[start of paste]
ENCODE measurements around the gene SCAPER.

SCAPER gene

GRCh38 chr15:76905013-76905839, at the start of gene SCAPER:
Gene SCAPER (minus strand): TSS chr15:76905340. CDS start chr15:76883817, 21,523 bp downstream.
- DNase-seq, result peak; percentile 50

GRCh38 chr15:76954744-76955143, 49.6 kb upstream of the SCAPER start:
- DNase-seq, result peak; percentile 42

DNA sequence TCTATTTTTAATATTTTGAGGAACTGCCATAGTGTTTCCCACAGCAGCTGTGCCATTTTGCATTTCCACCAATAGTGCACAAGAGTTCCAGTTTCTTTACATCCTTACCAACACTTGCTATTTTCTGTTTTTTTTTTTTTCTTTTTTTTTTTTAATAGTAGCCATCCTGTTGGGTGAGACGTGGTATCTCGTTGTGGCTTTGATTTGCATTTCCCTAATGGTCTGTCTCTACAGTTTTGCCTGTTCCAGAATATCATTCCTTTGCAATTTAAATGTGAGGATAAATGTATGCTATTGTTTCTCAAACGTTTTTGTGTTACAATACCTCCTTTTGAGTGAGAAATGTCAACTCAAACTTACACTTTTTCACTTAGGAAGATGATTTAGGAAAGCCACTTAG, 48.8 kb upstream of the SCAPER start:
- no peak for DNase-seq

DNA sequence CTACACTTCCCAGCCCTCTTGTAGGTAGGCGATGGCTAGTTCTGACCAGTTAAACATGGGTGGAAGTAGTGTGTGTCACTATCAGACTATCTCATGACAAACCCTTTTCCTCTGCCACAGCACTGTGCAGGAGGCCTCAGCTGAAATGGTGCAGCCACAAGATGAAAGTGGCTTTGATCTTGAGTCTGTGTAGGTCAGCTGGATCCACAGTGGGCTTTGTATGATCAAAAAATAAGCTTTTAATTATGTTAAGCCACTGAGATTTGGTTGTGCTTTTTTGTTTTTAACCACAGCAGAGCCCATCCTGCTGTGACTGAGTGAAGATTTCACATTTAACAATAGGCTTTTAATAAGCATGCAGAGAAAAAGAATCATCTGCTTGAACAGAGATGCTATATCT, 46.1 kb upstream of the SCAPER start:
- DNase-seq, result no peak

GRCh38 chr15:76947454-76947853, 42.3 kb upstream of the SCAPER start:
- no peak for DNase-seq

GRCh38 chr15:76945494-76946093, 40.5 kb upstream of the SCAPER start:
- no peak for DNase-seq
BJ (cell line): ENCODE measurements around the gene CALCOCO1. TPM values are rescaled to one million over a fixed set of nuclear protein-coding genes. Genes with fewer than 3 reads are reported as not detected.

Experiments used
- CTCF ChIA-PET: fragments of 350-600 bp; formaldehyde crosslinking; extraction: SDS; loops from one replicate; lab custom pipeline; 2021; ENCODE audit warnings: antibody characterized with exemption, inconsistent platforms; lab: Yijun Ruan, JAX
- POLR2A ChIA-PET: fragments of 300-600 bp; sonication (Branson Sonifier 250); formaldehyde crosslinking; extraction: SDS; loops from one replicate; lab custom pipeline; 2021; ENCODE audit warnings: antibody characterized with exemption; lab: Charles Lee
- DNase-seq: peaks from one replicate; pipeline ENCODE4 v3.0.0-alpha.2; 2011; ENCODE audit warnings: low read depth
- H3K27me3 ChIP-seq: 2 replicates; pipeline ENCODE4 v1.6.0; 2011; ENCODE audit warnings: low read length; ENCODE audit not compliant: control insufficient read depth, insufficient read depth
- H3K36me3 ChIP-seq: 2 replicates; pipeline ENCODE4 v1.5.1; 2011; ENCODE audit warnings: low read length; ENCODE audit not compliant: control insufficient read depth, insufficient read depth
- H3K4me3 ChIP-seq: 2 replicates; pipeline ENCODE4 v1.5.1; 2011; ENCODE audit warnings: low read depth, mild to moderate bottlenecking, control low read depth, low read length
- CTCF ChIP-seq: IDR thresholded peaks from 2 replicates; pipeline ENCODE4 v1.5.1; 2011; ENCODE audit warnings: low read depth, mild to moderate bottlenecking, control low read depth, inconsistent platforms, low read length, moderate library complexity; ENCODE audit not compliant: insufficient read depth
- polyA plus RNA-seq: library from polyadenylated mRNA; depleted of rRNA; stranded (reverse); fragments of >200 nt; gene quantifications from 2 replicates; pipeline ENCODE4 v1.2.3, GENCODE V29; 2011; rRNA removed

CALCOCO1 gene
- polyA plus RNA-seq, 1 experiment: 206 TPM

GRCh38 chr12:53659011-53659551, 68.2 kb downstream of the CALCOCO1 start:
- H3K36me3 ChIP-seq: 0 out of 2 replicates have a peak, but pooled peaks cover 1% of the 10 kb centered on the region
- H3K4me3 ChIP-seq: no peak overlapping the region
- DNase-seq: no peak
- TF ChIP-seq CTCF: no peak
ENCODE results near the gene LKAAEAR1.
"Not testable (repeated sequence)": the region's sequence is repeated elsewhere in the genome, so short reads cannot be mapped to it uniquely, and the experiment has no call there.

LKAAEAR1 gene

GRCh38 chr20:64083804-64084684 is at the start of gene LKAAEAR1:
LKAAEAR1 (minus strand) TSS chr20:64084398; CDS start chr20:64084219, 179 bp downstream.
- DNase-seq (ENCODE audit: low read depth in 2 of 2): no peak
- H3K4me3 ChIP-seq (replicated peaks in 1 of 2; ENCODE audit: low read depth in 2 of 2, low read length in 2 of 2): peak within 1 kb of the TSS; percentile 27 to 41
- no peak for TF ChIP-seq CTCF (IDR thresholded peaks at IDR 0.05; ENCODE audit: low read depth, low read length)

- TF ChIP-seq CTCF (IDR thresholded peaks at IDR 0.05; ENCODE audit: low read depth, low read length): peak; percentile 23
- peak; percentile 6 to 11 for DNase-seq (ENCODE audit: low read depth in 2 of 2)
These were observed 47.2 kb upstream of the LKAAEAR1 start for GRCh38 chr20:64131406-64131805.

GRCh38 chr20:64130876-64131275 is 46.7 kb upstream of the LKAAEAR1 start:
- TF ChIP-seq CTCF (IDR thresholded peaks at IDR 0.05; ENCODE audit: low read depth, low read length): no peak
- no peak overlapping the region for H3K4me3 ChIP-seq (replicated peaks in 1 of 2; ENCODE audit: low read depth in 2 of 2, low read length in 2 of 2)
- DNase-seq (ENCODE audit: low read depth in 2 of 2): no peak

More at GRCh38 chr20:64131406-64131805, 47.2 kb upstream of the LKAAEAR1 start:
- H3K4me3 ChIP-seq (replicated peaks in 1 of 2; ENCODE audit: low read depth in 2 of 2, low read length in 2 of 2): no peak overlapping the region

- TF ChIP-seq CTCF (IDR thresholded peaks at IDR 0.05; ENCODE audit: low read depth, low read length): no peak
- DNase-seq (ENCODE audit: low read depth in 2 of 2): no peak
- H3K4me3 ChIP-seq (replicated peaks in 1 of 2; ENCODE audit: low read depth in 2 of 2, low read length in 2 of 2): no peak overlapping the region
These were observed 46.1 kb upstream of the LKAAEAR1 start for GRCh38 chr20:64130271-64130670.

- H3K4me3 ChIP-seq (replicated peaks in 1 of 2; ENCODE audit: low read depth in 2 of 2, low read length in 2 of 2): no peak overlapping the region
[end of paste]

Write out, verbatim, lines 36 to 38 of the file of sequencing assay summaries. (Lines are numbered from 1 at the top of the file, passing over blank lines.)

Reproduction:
GRCh38 chr20:64083804-64084684 is at the start of gene LKAAEAR1:
LKAAEAR1 (minus strand) TSS chr20:64084398; CDS start chr20:64084219, 179 bp downstream.
- DNase-seq (ENCODE audit: low read depth in 2 of 2): no peak